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Home Food Safety
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Home Food Safety

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  1. Home Food Safety

  2. Home Food Safety Why Food Safety Is Important • 76 million cases of foodborne illness each year • 325,000 people are hospitalized annually • 5,000 deaths each year

  3. Home Food Safety Consumers and Food Safety • 82% say food safety is “very important” • 97% think the person preparing food in the home plays the biggest role • 62% say they would find it “very helpful” for restaurants to provide storage and reheating instructions for “doggy bag” items

  4. Home Food Safety Common Foodborne Illnesses

  5. Home Food Safety Infections and its Symptoms How does foodborne illness occur? • Contaminated foods carry microbes into the body • Some microbes can overcome the body’s defenses and cause infections What are its typical primary symptoms? • Nausea • Vomiting • Abdominal cramps • Diarrhea

  6. Home Food Safety Who’s at Risk? Everyone is at risk. Groups with an increased risk include: • Young children • Pregnant women • Elderly men and women • Individuals with autoimmune disorders, liver disease or decreased stomach acidity • Alcoholics – because of possible liver damage/disease • Individuals with reduced immune function due to chemotherapy or radiotherapy, and those taking steroids or antibiotics to treat immune deficiencies • Individuals who are malnourished • Individuals with viruses • Individuals in institutionalized settings

  7. Home Food Safety Risks You Can Control • Improper refrigeration and storage • Poor personal hygiene • Cross-contamination • Contaminated food sources • Undercooking • Other time and temperature mistakes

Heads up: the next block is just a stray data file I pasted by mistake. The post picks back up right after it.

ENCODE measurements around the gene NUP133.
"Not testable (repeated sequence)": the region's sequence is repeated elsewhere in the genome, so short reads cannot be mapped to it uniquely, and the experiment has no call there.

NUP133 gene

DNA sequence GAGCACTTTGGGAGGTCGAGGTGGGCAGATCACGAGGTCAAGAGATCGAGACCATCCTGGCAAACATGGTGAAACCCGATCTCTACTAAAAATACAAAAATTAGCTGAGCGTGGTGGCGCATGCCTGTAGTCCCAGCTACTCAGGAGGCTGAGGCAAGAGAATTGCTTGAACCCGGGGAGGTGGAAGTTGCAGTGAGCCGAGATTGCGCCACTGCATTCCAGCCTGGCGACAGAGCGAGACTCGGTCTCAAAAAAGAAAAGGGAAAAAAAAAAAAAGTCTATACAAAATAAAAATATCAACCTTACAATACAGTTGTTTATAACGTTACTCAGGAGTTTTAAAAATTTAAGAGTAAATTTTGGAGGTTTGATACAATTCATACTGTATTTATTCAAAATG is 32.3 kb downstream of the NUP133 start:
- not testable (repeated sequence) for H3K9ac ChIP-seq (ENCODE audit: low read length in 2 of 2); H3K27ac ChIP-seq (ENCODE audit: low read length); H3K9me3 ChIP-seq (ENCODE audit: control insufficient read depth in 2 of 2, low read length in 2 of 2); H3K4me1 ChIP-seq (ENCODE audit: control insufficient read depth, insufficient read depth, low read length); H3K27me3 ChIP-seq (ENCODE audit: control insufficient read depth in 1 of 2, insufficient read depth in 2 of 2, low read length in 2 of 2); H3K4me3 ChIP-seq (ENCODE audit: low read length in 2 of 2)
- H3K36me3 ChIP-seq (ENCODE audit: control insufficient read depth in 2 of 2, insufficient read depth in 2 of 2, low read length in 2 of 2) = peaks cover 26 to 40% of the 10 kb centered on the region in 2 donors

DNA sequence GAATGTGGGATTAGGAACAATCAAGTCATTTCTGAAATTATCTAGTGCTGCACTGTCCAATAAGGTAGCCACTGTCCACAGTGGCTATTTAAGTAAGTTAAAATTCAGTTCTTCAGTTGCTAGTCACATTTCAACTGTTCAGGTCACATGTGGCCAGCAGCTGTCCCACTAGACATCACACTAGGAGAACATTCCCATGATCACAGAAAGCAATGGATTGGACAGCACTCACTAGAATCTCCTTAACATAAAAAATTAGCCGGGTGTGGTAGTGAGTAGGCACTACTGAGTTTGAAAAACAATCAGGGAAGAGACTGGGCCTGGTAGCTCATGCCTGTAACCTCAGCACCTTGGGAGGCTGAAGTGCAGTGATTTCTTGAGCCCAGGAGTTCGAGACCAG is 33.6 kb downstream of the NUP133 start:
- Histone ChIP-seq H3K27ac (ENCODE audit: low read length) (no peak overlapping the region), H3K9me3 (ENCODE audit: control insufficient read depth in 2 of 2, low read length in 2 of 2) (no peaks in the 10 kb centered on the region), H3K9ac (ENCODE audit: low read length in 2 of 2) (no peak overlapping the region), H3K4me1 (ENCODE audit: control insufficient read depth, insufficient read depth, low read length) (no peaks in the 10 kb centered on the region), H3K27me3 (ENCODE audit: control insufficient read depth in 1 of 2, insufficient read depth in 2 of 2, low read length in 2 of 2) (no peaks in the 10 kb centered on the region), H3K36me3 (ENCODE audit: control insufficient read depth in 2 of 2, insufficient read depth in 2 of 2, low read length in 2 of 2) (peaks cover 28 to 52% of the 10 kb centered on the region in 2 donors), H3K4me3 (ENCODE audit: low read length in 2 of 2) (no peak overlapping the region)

8. Home Food Safety Ensuring Food Safety at Home • Wash hands often • Wash produce before cutting, cooking or eating • Wash utensils and cutting boards after each use • Keep kitchen surfaces clean • Keep raw meat and ready-to-eat foods separate • Cook food to proper temperatures • Refrigerate food promptly to below 40°F • Pay close attention to use-by dates

  9. Home Food Safety Wash Hands Often Effective handwashing may eliminate nearly half of all cases of foodborne illness • Use warm, soapy water • Wash front and back of hands, up to your wrists and under nails • Handwashing should last 20 seconds (or through two choruses of “Happy Birthday”) • Rinse thoroughly • Dry with a paper towel or clean cloth or air dry

  10. Home Food Safety When to Wash Your Hands Before you: • Prepare food • Eat meals • Feed children After you: • Handle raw foods (including meats, eggs, and fresh fruits and vegetables) • Switch food-preparation tasks • Use the restroom • Change a diaper • Cough or sneeze • Handle garbage or dirty dishes • Touch a cigarette • Use the phone • Play with a pet • Touch a cut or sore

  11. Home Food Safety Kitchen Surface Safety • Clean kitchen surfaces, appliances and tools with hot, soapy water • Wash dishcloths and towels in the washing machine hot cycle • Sanitize sponges in bleach solution • Replace sponges frequently • Do not use dish towels for multiple jobs